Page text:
I was not going to do any blogging today. I decided to take the day off and make preparations for my visit to London next week. There are various documents to sort out and take with me and also I had a pile of ironing of stuff I want to take with me, as well as making sure that No. 1 son had everything. No.1 son is super. He might be autistic, but when I saw his closed case in his room neatley in a corner I knew that he had everything under cointrol for his holiday. I did a quick question and answer. The only thing not packed is the shaving gear because he will need it before he goes. He has his rucksack ready for a couple of sandwiches to take with him and something to drink, otherwise he is ready. It is a long coach journey, from 8.00 in the morning until about 6.00 in the evening to Italy from Switzerland, but he has done it at least 10 years annually, so no problem.
My dad passed away on 23rd June age 100 years and 7 months, yes, Brexit day, but he was always one for doing something special on memorable days, dear old dad. In the meanwhile I spent the afternoon looking through some life insurance documents that my dad gave me more than 30 years ago and they were then old, with nothing more to pay. I am not really in need of the insurance, as I organised and paid for everything many years ago in England.
There is now just some stuff to sort with the english authorities which I will do when in England, but no big deal. I decided to have a look at these insurance documents, and judging by the print and the yellowed pages, they must have been established when I was born. I am approaching my 70th birthday. They are still valid, but I do not have a clue what they are worth, definitely not a fortune, but they can now be cashed in. I decided it is not worth the cost of a telephone call to London and will call them when in London. The addresses on the documents no longer exist, but I found the company on Internet. These documents were established in the good old days when you paid a weekly amount of a few shillings for an insurance and a guy would come and collect it at the door. Life in the East End of London amongst the cockneys and the working class was not done by bank transfers, no-one had a bank account. It was all neatly written in pencil or pen in books. I think it would perhaps be worth just keeping the insurance books and donating them to a museum.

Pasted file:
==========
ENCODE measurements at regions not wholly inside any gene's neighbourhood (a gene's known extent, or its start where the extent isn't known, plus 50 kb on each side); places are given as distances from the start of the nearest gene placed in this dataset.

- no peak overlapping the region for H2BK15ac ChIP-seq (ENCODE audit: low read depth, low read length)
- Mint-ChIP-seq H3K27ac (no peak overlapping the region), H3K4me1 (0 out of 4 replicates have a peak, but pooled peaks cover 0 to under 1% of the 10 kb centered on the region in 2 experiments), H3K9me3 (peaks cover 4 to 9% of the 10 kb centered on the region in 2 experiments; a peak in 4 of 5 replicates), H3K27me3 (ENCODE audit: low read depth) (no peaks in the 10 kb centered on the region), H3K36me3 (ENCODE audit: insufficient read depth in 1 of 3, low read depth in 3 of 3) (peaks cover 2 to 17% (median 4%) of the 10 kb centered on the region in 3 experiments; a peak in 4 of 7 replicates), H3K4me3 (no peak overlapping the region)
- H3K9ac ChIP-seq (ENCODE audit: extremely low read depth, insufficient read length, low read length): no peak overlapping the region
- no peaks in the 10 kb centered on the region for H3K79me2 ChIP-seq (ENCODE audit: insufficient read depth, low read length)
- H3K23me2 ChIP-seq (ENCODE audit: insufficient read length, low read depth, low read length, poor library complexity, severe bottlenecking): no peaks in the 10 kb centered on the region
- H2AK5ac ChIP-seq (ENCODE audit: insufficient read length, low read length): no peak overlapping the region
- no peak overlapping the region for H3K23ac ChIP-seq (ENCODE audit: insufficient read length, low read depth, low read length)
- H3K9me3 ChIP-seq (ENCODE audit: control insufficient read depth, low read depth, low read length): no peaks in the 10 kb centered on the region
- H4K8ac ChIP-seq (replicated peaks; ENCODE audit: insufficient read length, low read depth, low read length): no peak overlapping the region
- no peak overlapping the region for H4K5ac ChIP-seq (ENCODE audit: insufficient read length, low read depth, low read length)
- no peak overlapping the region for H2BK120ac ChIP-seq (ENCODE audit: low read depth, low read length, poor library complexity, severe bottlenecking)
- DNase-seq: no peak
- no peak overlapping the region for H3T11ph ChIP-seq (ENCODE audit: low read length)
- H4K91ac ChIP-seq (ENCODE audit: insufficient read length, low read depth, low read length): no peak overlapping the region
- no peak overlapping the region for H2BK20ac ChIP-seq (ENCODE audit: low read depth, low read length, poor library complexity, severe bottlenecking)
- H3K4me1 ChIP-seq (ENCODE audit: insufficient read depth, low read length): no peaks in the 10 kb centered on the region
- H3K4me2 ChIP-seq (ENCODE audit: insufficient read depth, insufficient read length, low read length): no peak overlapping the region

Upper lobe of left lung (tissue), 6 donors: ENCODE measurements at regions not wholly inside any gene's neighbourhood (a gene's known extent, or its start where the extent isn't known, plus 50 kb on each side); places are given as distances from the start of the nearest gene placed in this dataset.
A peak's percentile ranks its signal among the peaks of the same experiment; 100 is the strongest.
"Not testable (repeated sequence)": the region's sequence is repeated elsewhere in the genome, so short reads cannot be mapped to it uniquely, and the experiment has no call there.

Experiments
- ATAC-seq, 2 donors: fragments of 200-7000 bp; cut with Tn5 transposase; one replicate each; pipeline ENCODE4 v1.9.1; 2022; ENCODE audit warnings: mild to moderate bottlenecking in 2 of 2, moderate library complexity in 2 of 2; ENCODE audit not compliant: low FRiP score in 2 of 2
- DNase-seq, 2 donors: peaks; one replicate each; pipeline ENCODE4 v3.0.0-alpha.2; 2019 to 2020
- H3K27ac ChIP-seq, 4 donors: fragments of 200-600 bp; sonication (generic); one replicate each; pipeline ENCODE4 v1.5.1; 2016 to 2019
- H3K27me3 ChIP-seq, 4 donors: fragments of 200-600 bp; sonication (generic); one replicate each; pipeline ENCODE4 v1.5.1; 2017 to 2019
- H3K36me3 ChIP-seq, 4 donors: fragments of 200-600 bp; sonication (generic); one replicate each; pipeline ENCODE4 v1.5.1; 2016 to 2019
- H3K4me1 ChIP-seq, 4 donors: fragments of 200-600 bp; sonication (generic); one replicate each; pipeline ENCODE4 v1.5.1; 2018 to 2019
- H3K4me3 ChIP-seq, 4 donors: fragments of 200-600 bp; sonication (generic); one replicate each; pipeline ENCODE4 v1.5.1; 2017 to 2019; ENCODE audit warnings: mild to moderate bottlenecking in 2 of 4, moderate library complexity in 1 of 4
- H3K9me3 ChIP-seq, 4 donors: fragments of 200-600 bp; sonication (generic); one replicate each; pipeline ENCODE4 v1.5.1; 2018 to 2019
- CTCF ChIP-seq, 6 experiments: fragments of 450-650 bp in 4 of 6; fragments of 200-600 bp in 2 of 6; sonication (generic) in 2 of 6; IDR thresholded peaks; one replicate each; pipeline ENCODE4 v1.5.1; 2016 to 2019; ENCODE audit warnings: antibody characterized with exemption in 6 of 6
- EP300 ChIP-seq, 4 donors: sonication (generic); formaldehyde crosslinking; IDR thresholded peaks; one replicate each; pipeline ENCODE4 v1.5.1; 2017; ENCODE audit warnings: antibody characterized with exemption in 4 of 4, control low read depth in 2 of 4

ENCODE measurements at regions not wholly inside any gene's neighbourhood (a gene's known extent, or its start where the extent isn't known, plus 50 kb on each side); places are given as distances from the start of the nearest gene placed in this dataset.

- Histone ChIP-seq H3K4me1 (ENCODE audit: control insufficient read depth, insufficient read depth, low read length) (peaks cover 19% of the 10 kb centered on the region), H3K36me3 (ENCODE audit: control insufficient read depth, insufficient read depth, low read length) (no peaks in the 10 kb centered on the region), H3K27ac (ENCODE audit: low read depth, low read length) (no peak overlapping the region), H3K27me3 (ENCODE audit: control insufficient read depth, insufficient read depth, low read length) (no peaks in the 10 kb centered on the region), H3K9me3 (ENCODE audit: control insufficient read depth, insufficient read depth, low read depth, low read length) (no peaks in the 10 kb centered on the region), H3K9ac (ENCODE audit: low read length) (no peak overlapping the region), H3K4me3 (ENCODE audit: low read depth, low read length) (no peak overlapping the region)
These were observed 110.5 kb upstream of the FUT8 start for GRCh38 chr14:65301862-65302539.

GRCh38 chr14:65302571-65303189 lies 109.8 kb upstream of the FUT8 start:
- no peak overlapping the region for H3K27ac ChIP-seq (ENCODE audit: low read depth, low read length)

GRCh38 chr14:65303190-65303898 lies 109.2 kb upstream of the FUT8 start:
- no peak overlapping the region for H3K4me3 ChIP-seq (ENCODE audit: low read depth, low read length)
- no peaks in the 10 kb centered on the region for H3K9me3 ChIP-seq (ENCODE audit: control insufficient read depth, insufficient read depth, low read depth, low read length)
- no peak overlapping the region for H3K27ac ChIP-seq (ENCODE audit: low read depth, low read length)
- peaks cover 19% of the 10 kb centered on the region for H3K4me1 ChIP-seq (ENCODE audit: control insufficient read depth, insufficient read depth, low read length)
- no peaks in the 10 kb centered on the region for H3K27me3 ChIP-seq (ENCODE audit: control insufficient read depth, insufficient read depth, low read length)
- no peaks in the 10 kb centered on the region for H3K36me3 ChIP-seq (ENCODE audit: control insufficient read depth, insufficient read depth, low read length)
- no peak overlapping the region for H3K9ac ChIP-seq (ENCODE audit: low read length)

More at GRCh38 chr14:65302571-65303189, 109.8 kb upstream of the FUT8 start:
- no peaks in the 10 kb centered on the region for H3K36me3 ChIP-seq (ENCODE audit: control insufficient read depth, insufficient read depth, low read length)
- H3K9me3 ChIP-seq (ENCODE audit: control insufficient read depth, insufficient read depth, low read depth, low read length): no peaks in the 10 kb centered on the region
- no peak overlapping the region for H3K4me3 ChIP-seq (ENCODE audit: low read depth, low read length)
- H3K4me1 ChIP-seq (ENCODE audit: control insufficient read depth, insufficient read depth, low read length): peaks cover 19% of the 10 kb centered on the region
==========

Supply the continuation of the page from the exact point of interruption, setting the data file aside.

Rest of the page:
I noted the various references with the telephone numbers in my iPhone, but will be taking the documents with me. I really do not want to do anything false. All this business is to be done by phone, no internet, to keep it safe probably. I have noticed in this whole maze of organisation that no-one calls me, although I left my telephone numbers everywhere. Even the guy doing the service in the chapel did it all by e-mail. He will be calling me personally when I am in London at my friend’s house as calling me direct on my mobile would incur Swiss long distance charges: even religion has to save money.
So 18 days will have passed until my dad is laid to rest – another great annoyance I have, but in England nothing, absolutely nothing, is organised. In Switzerland you have to wait so long if it is a criminal case where the person passed away under mysterious cicumstances, but it seems to be normal proceedings to wait almost a month in England if you are Church of England. If I had been jewish or muslim it would have all happened within 24 hours, the mind boggles.
Next week will probably be my last journey to England forever. I have no wish to return to England, have no wish to return to the english way of life, and no longer have connections to this country. I am now at the point when I just let things happen. If someone needs something from me, they can ask but I will not be rushing around, I am too old and tired for such stress. One thing I have realised with this mess of beaurocracy – the forest has too many trees for the authorities to see clearly.